But in case you were thinking I was some kind of growing genius (unlikely, I know), here is some kind of bug actually growing inside the leaves of my perpetual spinach (NOT included in the above meal, I hasten to add!)…
Whitley Bay this time, just for a few days, and the grey mist lifted just in time for us to leave. But what a glorious morning it was! Our room, at the top of the hotel and right on the corner, felt like a lighthouse.
On the way home (well, if you count a 70 mile detour as being ‘on the way home’) we stopped at Barter Books, a huge and fabulous second hand book shop in an old train station building in Alnwick.
Mind you, the world felt pretty ok sitting in the garden when we got back too.
We’ve not been out for a proper walk for ages, so yesterday we pulled on our boots and went out to the peak district for a wander. It was a funny sort of a day. Hot and muggy, bright, but with a grey overcast sky that makes taking decent photographs (for someone like me) almost impossible. I’ve made it look quite gloomy, but it wasn’t really!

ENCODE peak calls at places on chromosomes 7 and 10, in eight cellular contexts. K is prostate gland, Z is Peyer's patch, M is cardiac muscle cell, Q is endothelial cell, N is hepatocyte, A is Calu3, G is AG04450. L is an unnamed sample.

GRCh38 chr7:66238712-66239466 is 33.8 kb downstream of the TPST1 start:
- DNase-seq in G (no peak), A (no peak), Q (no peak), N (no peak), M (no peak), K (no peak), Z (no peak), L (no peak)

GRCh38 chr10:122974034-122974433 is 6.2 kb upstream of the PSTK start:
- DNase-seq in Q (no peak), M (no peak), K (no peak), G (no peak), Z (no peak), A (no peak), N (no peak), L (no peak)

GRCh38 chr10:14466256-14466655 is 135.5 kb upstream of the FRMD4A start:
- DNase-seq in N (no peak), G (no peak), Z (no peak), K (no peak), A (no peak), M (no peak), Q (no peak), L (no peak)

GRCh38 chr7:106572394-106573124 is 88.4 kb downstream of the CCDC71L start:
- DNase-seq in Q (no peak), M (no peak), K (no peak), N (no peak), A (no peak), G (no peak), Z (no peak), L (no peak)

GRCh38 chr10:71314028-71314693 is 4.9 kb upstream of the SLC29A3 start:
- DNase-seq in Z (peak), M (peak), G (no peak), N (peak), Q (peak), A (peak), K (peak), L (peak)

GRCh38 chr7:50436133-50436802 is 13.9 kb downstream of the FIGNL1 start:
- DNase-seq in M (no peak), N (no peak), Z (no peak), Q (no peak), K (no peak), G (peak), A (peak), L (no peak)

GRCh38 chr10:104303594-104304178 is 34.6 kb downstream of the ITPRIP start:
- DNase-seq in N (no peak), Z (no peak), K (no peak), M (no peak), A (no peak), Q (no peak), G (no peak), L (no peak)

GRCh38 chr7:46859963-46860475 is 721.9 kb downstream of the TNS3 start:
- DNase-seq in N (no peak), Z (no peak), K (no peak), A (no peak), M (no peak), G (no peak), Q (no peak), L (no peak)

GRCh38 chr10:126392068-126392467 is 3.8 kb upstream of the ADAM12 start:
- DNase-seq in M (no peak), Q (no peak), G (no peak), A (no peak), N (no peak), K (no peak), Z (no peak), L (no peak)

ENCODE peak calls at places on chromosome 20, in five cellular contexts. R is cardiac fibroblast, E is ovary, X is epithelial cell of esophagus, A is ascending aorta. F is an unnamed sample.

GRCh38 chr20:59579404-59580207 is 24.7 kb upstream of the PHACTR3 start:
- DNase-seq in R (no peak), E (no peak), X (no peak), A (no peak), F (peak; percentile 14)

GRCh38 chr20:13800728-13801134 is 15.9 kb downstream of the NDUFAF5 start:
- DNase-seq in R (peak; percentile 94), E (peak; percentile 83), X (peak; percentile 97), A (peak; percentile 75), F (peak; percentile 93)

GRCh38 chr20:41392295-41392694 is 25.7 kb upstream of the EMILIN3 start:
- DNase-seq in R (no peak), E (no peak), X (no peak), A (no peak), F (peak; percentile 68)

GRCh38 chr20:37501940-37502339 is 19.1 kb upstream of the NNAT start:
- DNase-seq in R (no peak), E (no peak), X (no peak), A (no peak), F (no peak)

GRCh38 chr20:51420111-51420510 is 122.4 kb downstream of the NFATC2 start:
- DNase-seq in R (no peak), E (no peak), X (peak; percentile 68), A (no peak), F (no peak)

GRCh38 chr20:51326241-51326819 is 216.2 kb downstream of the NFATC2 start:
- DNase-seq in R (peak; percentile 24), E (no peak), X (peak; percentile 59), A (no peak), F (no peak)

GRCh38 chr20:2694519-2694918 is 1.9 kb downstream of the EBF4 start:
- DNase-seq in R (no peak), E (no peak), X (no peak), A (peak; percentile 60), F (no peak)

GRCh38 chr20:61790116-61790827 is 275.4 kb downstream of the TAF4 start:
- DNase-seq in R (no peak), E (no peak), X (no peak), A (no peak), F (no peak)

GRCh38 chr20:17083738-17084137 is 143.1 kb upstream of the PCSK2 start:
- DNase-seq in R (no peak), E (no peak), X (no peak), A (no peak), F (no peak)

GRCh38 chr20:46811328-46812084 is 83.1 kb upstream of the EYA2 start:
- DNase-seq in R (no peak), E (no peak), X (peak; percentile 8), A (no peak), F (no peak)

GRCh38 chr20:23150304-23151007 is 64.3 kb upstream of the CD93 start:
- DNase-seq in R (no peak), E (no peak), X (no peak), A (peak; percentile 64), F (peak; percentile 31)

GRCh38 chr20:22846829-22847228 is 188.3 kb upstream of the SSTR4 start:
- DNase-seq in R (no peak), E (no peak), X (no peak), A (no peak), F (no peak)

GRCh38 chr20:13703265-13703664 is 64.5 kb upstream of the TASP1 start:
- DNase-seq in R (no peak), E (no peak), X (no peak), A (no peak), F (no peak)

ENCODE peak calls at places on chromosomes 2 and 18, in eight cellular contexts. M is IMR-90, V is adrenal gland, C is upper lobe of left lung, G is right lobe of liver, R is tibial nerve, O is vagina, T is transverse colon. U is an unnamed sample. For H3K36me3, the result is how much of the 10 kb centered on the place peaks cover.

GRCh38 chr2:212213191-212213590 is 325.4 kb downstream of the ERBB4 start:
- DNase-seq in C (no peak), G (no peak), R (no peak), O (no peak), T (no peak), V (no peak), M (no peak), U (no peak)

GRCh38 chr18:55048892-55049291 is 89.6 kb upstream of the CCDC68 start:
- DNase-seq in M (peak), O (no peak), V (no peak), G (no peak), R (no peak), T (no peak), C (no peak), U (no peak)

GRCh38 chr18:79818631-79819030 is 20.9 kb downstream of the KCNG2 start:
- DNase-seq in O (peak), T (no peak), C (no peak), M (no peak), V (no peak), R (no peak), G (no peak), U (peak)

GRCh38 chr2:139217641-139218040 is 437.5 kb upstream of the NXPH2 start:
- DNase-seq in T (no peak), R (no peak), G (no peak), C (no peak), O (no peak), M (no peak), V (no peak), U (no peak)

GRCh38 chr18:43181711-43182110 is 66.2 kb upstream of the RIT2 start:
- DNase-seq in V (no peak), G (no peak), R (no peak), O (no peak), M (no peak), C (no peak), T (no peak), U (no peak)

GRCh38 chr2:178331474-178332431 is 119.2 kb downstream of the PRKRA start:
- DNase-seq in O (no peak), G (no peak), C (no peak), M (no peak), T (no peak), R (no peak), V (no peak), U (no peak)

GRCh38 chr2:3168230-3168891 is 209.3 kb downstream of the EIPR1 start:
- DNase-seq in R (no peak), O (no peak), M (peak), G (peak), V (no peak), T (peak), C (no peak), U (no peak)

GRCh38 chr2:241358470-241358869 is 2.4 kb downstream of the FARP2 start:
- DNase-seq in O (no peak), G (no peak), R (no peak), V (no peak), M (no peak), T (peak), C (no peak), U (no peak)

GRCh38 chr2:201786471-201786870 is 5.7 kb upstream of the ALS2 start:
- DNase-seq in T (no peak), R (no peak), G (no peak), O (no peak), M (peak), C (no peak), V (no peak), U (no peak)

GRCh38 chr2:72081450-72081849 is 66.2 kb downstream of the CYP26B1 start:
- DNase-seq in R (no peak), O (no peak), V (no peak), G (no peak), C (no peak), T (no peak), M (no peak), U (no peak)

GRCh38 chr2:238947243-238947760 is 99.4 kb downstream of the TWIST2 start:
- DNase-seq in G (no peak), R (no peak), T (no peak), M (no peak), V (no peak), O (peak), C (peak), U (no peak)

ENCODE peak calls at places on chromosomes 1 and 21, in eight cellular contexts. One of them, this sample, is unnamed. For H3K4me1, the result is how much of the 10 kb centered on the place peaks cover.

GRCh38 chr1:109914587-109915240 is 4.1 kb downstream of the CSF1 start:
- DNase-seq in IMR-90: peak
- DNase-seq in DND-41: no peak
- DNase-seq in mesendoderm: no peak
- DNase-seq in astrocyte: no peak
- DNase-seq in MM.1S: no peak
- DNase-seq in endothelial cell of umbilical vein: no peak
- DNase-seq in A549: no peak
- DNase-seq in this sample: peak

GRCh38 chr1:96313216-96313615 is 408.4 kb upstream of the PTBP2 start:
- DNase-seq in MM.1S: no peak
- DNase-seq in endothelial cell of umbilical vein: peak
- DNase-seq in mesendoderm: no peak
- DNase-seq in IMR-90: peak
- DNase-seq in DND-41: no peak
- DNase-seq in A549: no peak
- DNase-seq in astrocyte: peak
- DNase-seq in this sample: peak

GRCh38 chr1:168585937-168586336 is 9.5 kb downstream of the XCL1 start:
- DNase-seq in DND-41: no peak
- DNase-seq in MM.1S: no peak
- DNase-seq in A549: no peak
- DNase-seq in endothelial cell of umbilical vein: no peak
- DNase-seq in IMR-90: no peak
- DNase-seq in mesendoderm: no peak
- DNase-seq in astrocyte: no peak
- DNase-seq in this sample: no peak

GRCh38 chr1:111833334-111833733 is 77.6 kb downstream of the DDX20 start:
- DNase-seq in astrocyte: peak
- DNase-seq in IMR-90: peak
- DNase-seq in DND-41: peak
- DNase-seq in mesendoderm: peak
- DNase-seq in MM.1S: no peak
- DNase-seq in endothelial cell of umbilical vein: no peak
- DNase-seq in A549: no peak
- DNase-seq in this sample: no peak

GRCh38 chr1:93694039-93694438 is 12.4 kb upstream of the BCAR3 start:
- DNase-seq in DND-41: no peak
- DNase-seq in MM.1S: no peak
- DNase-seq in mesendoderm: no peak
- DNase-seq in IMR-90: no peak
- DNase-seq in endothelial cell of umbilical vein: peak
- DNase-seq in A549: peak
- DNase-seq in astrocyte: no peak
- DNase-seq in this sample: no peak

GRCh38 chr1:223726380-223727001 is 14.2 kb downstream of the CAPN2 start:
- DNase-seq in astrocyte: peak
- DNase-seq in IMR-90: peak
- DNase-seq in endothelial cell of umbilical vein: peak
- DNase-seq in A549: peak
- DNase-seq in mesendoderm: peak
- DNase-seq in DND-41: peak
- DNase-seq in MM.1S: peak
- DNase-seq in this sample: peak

We picked a route from a book of natural history rambles that we’ve had for years but never used. It was six miles, and said to allow 2 hours – we allowed more as we planned a picnic stop in the middle.
After an hour of walking uphill, I’m afraid we were hot and a little bit grumpy. The ground was dry, but had clearly been very wet and trampled by many cows, so it was like walking over craters on the surface of the moon. In one field the grass over the footpath was above waist height.